Probabilistic causation and causal processes: A critique of Lewis

Philosophy of Science 56 (4):642-663 (1989)
This paper examines a promising probabilistic theory of singular causation developed by David Lewis. I argue that Lewis' theory must be made more sophisticated to deal with certain counterexamples involving pre-emption. These counterexamples appear to show that in the usual case singular causation requires an unbroken causal process to link cause with effect. I propose a new probabilistic account of singular causation, within the framework developed by Lewis, which captures this intuition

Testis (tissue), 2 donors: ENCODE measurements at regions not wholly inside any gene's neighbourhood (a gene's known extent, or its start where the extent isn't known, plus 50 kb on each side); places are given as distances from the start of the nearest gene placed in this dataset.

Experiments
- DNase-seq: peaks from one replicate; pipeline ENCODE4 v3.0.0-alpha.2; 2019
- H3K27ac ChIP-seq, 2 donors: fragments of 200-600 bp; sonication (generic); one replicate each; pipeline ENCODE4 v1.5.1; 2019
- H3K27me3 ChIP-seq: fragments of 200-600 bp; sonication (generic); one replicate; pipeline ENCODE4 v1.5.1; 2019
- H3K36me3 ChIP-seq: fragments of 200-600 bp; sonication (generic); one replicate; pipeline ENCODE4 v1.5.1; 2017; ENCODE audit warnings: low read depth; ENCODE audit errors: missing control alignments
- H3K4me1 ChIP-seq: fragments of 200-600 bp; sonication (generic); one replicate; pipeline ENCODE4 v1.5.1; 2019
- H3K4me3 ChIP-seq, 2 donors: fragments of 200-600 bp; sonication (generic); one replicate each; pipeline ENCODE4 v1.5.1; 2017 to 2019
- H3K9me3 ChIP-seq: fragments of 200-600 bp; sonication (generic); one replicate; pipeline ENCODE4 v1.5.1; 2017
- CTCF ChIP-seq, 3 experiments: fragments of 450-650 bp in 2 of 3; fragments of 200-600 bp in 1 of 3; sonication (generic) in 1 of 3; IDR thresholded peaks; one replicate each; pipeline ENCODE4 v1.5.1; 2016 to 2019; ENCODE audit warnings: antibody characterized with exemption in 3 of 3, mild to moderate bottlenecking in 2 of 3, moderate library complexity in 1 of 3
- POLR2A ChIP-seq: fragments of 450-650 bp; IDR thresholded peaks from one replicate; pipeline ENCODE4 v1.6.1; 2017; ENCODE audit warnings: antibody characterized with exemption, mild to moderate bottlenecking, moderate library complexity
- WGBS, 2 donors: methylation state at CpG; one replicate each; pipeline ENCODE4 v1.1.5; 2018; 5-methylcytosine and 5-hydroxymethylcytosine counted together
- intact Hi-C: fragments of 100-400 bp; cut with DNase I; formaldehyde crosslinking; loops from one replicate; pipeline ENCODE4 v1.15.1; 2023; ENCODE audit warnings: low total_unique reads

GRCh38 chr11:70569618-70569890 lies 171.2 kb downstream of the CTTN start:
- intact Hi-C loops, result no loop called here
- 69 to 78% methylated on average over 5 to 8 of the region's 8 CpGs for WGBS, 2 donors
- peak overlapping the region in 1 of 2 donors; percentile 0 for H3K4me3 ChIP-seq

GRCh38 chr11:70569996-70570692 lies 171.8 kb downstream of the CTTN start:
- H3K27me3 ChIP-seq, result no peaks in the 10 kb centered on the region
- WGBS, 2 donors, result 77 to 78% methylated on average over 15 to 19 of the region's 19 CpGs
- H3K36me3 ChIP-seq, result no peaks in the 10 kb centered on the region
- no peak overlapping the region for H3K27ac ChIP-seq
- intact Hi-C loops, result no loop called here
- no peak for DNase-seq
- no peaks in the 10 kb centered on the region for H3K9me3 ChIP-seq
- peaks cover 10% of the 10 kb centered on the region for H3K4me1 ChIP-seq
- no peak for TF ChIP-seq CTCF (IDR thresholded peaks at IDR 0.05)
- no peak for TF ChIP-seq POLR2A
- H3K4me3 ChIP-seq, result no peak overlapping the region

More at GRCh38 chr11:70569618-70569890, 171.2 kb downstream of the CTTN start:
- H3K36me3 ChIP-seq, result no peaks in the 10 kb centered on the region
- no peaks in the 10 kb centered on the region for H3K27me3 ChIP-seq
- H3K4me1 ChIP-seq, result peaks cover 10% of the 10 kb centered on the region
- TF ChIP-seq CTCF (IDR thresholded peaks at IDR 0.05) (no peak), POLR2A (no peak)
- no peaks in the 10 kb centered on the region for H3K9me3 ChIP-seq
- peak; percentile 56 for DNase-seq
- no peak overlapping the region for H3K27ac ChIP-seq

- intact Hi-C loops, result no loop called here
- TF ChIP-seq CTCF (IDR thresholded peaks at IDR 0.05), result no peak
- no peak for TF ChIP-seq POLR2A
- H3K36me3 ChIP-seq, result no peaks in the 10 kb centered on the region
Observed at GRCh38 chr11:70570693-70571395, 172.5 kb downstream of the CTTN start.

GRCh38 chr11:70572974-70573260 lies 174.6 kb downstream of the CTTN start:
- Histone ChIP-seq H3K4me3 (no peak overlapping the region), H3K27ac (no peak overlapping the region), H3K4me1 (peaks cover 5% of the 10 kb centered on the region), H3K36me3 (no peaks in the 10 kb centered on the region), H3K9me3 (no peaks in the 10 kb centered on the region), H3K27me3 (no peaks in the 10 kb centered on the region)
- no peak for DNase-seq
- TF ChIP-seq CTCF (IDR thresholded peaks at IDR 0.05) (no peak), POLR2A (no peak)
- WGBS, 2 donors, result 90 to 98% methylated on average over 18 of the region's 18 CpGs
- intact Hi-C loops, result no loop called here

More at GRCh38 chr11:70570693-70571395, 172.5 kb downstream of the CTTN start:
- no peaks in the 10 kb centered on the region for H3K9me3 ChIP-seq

Keywords lewis causation
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DOI 10.1086/289518
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PhilPapers Archive Peter Menzies, Probabilistic causation and causal processes: A critique of Lewis
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Luke Glynn (2010). Deterministic Chance. British Journal for the Philosophy of Science 61 (1):51–80.

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